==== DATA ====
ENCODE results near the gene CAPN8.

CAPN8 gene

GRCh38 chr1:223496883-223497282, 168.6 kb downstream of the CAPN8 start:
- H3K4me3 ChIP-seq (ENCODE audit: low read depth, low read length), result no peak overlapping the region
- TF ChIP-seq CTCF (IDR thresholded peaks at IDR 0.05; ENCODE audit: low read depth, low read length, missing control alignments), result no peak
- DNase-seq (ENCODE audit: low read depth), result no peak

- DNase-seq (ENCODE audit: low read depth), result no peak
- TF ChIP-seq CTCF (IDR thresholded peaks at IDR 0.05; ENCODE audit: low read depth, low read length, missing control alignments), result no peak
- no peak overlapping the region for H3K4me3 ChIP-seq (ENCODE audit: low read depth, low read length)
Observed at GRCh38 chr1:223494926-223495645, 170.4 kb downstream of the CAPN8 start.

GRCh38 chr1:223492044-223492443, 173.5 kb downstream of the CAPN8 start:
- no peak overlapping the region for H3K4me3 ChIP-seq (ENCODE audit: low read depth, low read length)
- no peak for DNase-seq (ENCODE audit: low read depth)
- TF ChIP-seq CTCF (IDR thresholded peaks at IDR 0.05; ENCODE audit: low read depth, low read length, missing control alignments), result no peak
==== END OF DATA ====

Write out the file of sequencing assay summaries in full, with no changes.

ENCODE results near the gene CAPN8.

CAPN8 gene

GRCh38 chr1:223496883-223497282, 168.6 kb downstream of the CAPN8 start:
- H3K4me3 ChIP-seq (ENCODE audit: low read depth, low read length), result no peak overlapping the region
- TF ChIP-seq CTCF (IDR thresholded peaks at IDR 0.05; ENCODE audit: low read depth, low read length, missing control alignments), result no peak
- DNase-seq (ENCODE audit: low read depth), result no peak

- DNase-seq (ENCODE audit: low read depth), result no peak
- TF ChIP-seq CTCF (IDR thresholded peaks at IDR 0.05; ENCODE audit: low read depth, low read length, missing control alignments), result no peak
- no peak overlapping the region for H3K4me3 ChIP-seq (ENCODE audit: low read depth, low read length)
Observed at GRCh38 chr1:223494926-223495645, 170.4 kb downstream of the CAPN8 start.

GRCh38 chr1:223492044-223492443, 173.5 kb downstream of the CAPN8 start:
- no peak overlapping the region for H3K4me3 ChIP-seq (ENCODE audit: low read depth, low read length)
- no peak for DNase-seq (ENCODE audit: low read depth)
- TF ChIP-seq CTCF (IDR thresholded peaks at IDR 0.05; ENCODE audit: low read depth, low read length, missing control alignments), result no peak